Wednesday, December 14, 2011

More Random Thoughts

Nothing really coherent, just a few thoughts.

- Re-reading the AD&D Dungeoneer's Survival Guide and these posts on AD&D has reminded me of just how many rules AD&D had. GURPS gets a lot of flack for being rules-heavy, but I don't think it's got more than AD&D did at its peak - maybe less. Rules for everything are in AD&D somewhere, tucked in some corner (the DSG has rules for how many rounds monsters are distracted by diversions, and which IQ levels it works on, for example). AD&D really got fiddly. The base was seemingly simple, but it wasn't really meant to be modular even though we all picked and chose the rules we used.

- I hate figuring out how big something needs to be on the surface so it matches up with things under the surface. I dunno, is a 300' keep big? The Keep on the Borderlands is that big, so should my ruined upper works of Felltower be larger or smaller or what? Gah. What if my mountain is too small to fit my cool level idea? This part of making dungeons sucks. I remember why I ran so many modules and Dungeon Magazine adventures.

- I found my complete, hand-written (and dot-matrixed printed) notes for the Dungeon of Death - a spot my 1st edition GURPS players delved into in a horrendous series of trips. My players picked "The Dungeon of Death" off the map because it sounded like the coolest place to go. I tried to make it so, and since I have no players from that campaign in this one, perhaps I can recycle bits of it . . .
20 years on, I can look at the map and tell you what's in a room before I look it up. Scary.
(This was written and played years before they ever made that official supplement about the place. Probably didn't have duergar commandos and shadow demons and fights on railing-less walkways over a lava pit, either. Heh).

- I also found my A1-4 Slavers series notes for my 3rd edition GURPS game. I wonder if I can legally post that kind of thing, since it uses names of noteworthy characters from copyrighted material. I should find out, not that I have a server to stick it on. And notwithstanding it's full of house rules, bizarre spelling errors, and it's generally useless. But I found it.

- Yeah man, art from Q1. I ran that module in 4th grade, and Lolth was killed with a retributive strike from a Staff of the Magi.

- it looks like no sessions of DF on the Borderlands until January. So the PCs can have yule-tidings with the Castellan, perhaps, if they're all good this year. If not, Santa Orc will bring them stockings full of garbage. (Yes, I ran that using the Ork! RPG rules. Fun.)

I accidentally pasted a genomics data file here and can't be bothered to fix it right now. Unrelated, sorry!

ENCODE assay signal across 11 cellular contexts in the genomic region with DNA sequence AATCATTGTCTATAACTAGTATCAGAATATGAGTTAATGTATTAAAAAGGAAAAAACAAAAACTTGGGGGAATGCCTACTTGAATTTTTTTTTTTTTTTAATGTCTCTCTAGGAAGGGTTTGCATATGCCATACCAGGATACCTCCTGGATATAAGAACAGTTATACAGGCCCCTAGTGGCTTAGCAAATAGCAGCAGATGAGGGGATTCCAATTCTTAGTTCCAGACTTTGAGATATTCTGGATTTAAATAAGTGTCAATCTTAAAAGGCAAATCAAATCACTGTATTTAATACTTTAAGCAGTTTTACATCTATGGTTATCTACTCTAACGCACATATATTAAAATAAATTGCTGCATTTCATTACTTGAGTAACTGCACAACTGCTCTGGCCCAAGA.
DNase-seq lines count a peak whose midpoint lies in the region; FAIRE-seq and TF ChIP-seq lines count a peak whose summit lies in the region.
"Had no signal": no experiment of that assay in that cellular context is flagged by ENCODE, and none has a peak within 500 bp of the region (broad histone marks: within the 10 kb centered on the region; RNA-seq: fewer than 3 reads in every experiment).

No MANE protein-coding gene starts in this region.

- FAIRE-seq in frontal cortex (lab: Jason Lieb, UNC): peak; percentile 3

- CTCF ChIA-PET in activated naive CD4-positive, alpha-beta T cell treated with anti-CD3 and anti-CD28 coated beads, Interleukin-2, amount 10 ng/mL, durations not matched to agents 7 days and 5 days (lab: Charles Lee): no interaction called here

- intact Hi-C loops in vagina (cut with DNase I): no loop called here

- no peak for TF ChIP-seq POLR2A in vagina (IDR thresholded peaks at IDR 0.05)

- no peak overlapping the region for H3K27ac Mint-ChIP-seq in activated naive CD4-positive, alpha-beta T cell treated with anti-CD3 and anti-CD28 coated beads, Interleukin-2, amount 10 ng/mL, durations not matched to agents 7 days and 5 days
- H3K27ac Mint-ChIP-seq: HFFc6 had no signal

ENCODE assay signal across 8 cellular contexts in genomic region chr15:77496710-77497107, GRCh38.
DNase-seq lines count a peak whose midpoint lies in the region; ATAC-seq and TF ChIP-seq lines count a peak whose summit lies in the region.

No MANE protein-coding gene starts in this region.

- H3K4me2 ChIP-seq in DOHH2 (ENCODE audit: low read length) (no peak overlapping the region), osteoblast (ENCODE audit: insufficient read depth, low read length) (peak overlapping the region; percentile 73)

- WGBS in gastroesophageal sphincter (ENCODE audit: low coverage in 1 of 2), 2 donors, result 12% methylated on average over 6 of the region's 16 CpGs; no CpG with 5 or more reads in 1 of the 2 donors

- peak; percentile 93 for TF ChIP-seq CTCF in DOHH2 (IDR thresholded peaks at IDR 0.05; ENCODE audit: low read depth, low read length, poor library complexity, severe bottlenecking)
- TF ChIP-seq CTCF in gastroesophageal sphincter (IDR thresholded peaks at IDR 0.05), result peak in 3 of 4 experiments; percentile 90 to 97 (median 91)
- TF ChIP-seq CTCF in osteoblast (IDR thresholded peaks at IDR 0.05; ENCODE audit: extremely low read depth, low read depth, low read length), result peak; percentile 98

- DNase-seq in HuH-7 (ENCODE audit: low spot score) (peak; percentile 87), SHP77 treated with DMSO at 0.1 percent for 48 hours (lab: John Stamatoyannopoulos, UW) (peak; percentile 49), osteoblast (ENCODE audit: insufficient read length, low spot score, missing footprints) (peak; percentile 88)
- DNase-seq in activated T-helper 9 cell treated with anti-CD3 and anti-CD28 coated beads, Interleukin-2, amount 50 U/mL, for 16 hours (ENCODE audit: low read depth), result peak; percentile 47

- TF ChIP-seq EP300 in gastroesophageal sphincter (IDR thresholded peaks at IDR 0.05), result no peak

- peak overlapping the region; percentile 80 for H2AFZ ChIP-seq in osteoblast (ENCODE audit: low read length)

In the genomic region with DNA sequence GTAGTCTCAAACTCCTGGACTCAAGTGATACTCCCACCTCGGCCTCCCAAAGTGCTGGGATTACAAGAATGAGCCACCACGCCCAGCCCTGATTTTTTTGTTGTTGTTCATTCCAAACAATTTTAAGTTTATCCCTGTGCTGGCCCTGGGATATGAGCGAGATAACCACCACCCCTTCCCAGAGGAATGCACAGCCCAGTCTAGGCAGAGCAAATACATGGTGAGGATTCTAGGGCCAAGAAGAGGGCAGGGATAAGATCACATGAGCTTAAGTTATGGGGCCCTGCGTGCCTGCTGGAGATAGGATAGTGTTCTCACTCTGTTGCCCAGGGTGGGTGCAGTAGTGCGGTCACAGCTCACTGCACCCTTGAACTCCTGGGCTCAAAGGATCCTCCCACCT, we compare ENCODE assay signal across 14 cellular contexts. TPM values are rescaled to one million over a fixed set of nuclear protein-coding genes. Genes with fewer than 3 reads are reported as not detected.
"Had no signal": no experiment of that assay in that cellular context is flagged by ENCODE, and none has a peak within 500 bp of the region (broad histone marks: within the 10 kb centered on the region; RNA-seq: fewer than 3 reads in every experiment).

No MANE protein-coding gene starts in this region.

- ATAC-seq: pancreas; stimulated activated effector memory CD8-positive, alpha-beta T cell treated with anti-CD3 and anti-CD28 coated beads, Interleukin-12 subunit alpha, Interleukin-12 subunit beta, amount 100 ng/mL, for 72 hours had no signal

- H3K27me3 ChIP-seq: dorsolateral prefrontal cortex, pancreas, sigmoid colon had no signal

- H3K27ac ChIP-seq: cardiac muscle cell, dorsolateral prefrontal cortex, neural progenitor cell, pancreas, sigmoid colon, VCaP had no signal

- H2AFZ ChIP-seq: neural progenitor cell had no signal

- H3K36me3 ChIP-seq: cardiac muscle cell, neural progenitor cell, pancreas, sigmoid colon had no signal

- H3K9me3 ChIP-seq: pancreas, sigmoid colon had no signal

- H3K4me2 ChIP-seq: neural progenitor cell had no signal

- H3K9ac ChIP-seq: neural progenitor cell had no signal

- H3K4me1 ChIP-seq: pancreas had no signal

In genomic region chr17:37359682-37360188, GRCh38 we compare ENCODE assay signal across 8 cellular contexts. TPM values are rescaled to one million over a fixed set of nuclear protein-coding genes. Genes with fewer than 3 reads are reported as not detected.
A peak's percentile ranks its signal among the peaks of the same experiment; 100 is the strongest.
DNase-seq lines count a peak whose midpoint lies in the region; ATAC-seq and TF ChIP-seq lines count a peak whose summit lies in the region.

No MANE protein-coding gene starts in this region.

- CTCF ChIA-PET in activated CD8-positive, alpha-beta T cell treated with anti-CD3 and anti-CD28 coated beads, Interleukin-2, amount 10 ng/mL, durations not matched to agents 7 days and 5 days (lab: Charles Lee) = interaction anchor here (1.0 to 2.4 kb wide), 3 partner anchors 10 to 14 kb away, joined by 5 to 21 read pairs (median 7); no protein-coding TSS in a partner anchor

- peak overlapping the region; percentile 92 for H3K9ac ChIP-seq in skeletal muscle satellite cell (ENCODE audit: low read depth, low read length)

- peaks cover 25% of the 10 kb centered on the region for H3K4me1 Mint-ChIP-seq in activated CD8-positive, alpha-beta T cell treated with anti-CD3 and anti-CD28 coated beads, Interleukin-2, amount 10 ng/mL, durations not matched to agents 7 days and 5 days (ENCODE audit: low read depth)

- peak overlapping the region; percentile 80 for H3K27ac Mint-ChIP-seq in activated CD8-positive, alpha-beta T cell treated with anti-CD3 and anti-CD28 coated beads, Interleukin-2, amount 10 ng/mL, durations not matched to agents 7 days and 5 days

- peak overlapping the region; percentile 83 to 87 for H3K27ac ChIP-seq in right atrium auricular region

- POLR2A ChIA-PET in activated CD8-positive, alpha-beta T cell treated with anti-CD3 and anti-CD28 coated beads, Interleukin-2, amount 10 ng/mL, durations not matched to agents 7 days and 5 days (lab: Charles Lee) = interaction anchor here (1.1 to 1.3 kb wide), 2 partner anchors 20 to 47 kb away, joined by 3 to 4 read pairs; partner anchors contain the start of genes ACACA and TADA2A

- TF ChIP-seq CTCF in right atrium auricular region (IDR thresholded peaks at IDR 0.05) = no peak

1. Those AD&D posts are really cool. The game that Gary intended is very different from the game that emerged among your average teenagers. Though I pretty happy with Moldvay/Cook, because if ever someone needed an editor, it was Gygax. And yet... I'm pleased that much of what is criticized in AD&D is dealt with and/or balanced by the parts that people mostly ignored.

  2. I'm with you there. It's frustrating because the rules balance out if you know all of the pieces, but they are hard to understand and scattered all over the place.

    It's overwritten, but you can tease the rules out of them. It's no wonder I didn't really play them "correctly" as a teen. How could I, looking now at how messy they are? At least we had fun, though.

  3. Three-books AD&D has lots of needless complexity, but everyone I knew just followed the spirit of the preface to the DMG - there was enough uniformity that you could in theory move characters between campaigns, but nobody expected Roger's Game to play just the same as Seth's Game.

    My principal memory of AD&D is "a mechanic for every occasion" - when I moved to Rolemaster, it all seemed much cleaner, because just about everything used the same basic resolution mechanism.

    If you do want something hosted, I'd be happy to put it up under

  4. @rogerbw - I felt the same way about Rolemaster, actually and the nascent GURPS - once I figured out this one resolution method, I could keep referring back it it.

    But I ran a great AD&D game nonetheless, one I still have fond memories of (and no cringing, wish-I-hadn't-done-that moments memories of). I certainly didn't do it by running all of Mr. Gygax's rules as written, even if I knew them all at the time. Which I almost certainly didn't. :)

    Not to bash on AD&D, though. I'm just saying, it's not a rules light system by any stretch of the imagination, and it's simplicity is illusory IMO.

  5. Absolutely - I'm not trying to bash anything. Insofar as I have a point, it's that there's so much variation in AD&D1 that it's not really meaningful to talk about it as "simple" or "complex" until you know how that particular instance of it is being run. It pre-dates the kind of explicit rules options one found in Rolemaster or GURPS, but I think one can still distinguish between Platonic "all the options turned on" and "all the options turned off" instances of AD&D.

  6. @rogerbw - Understood. Yeah, and I suspect for most people, with AD&D as all other games, the RAW doesn't survive long in contact with actual play. The platonic ideal is probably more of an ideal than a reality, which is fine IMO. As long as we're all having fun. But it's best to at least try the RAW to judge the game even if your judgement ends up being "I can't figure out the RAW . . ." As a kid though I think I didn't have enough knowledge to do so. Self-taught AD&D GM is a rough way to go. Still, it was a fun game and I should post about it, since I did a few interesting things in it, like split-group play.


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